Fenugreek is an ancient medicinal plant. It’s indigenous to North Africa and India, but it’s now cultivated worldwide for food and supplemental uses.
The plant has been historically used for treating a variety of health ailments. But now fenugreek is typically used in the food market. It’s most commonly used as a flavor in maple syrup. The spice itself may be used in cooking. Fenugreek extracts are also found in cosmetics, supplements, and teas.
Historical uses of the plant have prompted people to investigate fenugreek’s healing effects. The problem is that it can cause side effects, especially if you’re taking other medications.
Food and beauty products may contain small traces of fenugreek. The seeds of this plant are where many of the benefits come from. The seeds contain the following components:
- phenolic acid
Research is ongoing about the possible benefits of fenugreek seeds. The evidence supporting their efficacy is mixed.
Type 2 diabetes
Fenugreek is sometimes used as an alternative treatment for type 2 diabetes. But the evidence is conflicting. The National Center for Complementary and Integrative Health (NCCIH) says evidence from the small studies that looked at these connections are weak. But new research is promising. A 2017 study found fenugreek seed extract is safe and effective for reducing fasting blood sugar levels, and people with type 2 diabetes needed less medication.
Fenugreek has been used in skin dressing to help heal wounds. Some people with eczema may apply extracts directly to rashes as a nonchemical treatment.
Less common uses of fenugreek include:
- conditions characterized by inflammation, such as arthritis
- cancer prevention
- liver disease
- cholesterol treatment
- weight loss
Fenugreek is thought to act on dopamine levels to increase a hormone to help breastfeeding. This may explain its possible role in increasing breast milk in women who are breastfeeding. Fenugreek seeds are thought to act as a substance that increases breast milk quantity (galactogogue). One study found that after four weeks breast milk production increased along with babies’ weights and the number of wet diapers when compared with a control group.
Women wanting to take fenugreek for breastfeeding may take oral supplements in doses of 1 to 6 grams once per day. There are also herbal teas that contain fenugreek.
According to the NCCIH, there aren’t enough studies to show a risk for fenugreek.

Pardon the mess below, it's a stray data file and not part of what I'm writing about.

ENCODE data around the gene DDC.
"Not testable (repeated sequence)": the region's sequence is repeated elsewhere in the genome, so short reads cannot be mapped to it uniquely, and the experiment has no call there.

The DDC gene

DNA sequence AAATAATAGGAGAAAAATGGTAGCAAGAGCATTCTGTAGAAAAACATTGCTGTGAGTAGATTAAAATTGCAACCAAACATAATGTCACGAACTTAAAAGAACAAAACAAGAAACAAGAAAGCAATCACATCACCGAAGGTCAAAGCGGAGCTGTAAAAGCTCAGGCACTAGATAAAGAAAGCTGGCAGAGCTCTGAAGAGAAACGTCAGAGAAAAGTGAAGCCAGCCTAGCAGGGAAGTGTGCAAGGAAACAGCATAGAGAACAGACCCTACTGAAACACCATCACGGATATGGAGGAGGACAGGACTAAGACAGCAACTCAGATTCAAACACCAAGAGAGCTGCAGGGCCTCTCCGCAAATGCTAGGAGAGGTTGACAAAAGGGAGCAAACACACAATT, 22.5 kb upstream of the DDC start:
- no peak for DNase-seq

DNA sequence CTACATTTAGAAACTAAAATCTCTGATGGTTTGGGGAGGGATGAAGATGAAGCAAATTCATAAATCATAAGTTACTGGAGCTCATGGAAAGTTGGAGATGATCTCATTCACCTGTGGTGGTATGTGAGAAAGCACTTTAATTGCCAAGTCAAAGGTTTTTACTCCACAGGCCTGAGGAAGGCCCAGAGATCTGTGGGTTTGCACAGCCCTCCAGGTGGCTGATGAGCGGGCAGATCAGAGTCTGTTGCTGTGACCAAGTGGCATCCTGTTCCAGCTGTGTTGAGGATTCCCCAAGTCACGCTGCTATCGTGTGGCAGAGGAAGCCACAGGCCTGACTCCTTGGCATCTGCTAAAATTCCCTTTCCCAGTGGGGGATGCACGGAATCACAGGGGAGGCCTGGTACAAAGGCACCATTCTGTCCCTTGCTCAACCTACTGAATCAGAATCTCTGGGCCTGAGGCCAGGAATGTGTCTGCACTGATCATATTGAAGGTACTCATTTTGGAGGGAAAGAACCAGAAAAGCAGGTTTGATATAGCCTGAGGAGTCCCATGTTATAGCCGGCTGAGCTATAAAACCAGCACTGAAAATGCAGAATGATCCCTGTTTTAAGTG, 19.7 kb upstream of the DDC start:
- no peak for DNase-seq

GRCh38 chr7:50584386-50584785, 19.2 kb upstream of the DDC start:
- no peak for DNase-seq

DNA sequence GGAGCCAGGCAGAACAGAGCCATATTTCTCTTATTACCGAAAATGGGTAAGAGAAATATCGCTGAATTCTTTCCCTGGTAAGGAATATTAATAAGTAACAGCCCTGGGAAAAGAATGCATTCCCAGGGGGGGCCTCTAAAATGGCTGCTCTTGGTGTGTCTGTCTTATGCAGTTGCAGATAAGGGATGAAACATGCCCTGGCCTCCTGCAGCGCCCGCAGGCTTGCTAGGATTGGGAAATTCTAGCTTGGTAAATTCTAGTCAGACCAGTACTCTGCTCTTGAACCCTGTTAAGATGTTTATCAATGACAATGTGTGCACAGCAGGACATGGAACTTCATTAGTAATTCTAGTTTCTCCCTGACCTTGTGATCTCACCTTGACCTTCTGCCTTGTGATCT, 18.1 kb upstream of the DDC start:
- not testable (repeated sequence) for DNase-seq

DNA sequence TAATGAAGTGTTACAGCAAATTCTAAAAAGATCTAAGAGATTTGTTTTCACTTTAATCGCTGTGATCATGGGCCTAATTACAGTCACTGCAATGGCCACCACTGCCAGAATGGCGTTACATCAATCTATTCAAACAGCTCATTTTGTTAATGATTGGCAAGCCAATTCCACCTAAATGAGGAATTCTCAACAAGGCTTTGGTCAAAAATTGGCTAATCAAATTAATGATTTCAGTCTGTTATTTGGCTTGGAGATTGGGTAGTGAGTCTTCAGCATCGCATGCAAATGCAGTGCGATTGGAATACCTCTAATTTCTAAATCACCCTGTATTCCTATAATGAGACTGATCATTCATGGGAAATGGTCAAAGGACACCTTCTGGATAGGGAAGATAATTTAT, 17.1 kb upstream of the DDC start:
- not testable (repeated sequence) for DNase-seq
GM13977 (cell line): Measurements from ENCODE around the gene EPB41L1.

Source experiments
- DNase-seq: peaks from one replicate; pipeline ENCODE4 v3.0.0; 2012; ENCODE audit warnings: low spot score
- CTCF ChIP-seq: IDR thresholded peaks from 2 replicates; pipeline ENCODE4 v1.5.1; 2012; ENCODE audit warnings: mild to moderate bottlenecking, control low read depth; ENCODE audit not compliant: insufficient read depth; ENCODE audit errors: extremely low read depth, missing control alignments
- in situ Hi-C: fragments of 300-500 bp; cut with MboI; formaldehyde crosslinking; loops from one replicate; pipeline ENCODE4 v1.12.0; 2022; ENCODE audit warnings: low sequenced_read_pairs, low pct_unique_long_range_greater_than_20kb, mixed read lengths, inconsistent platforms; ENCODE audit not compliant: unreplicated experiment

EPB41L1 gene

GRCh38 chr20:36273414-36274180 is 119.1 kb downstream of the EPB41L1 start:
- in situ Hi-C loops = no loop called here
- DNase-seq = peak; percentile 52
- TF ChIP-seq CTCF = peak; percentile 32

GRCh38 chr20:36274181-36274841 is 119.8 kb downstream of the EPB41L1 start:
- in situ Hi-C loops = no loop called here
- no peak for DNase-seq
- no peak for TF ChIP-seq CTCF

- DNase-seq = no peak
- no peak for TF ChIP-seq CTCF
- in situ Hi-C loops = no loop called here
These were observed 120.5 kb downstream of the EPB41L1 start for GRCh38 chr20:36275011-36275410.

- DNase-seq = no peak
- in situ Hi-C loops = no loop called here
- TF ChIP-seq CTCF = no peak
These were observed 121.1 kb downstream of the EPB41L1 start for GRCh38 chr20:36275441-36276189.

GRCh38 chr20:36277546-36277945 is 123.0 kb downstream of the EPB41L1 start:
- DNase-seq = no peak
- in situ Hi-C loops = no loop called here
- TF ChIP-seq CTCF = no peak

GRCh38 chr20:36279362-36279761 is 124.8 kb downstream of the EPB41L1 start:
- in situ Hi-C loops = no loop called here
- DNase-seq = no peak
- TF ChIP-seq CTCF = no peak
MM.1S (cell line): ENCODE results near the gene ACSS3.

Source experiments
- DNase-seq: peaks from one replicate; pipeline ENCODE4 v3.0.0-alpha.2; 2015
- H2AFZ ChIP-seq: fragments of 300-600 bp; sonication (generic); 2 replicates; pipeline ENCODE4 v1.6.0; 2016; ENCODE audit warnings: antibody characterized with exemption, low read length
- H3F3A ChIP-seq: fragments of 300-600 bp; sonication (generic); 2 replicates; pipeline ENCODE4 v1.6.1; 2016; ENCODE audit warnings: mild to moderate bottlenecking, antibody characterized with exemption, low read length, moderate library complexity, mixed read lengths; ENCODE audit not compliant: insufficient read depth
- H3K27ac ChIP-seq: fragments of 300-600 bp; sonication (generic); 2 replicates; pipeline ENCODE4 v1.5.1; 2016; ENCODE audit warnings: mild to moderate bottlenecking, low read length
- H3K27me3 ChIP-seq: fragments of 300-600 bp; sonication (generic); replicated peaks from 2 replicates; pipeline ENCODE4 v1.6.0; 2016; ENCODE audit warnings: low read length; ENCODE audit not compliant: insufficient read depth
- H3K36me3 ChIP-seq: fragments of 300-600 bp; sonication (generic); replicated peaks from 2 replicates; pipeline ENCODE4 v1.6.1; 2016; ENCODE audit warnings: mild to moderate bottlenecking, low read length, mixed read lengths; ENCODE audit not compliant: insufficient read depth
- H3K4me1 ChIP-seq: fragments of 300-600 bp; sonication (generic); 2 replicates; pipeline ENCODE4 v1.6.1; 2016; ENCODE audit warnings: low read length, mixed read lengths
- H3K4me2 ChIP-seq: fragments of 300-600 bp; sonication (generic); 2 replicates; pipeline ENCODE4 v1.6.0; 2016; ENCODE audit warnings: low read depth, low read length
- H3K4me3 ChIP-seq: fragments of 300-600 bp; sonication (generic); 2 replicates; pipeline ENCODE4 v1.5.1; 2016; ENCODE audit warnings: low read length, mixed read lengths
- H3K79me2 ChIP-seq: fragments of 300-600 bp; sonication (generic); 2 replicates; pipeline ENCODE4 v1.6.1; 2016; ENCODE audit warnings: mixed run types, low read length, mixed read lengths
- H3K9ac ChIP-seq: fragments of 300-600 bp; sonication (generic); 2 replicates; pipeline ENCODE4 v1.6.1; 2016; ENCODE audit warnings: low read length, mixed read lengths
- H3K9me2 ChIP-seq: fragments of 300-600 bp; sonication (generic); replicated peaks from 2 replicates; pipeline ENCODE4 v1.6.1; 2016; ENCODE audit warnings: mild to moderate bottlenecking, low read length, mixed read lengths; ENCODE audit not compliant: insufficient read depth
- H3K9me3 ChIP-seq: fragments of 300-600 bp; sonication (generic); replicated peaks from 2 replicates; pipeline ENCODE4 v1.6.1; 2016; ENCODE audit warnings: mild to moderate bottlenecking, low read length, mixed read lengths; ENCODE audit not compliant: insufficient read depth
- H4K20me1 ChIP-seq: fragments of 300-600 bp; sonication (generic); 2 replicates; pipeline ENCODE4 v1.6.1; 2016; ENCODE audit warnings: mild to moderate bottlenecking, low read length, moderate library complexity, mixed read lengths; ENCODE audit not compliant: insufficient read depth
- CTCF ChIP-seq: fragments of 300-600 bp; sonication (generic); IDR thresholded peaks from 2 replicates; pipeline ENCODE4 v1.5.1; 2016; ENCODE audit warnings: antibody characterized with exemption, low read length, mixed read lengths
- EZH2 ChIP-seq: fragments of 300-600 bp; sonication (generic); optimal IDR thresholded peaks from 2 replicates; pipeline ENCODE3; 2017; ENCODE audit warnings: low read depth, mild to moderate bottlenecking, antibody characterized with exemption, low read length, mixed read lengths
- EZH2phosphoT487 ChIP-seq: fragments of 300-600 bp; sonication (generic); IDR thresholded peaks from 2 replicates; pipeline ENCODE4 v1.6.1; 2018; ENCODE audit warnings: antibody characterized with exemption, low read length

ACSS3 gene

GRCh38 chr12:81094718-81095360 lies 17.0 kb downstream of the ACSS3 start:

Some studies have looked at fenugreek and testosterone production in men. However, these studies in men lack scientific support.
In a 2010 study, 49 men were given either 500 milligrams of fenugreek or a placebo. Researchers concluded that there weren’t any significant differences in strengths between the groups. But this amount of fenugreek wasn’t shown to cause any side effects.
While more research is needed on the benefits of fenugreek on health, researchers know more about its side effects. These include:
- asthma symptoms that worsen
- allergic reactions
- maple-syrup smelling sweat, urine, and breast milk
- interactions with blood thinners
- breast growth in men
It’s also important to note that children and infants should not use fenugreek. You also shouldn’t use fenugreek if you:
- have respiratory issues
- are pregnant
- have a high risk for developing hormone-related cancers
- take estrogen treatments
- have undiagnosed or untreated medical conditions
With your doctor’s consent, you may be able to take fenugreek in small amounts. The FDA recognizes fenugreek as generally safe, which means that many people can safely use it without side effects or toxic effects. But side effects are still possible. You should stop using fenugreek right away if you notice any reactions.
It is important to remember that the FDA does not monitor quality, purity, or packaging of herbs or remedies. It’s important to purchase them from a reliable source.
The bottom line
As public interest in alternative medicine grows, so does the availability of supplements like fenugreek. It’s easy to purchase online or in health food stores in capsules and extracts.
If you decide to use fenugreek, check with your doctor first. This can help reduce the chances of fenugreek interacting with other medicines or supplements you’re already taking.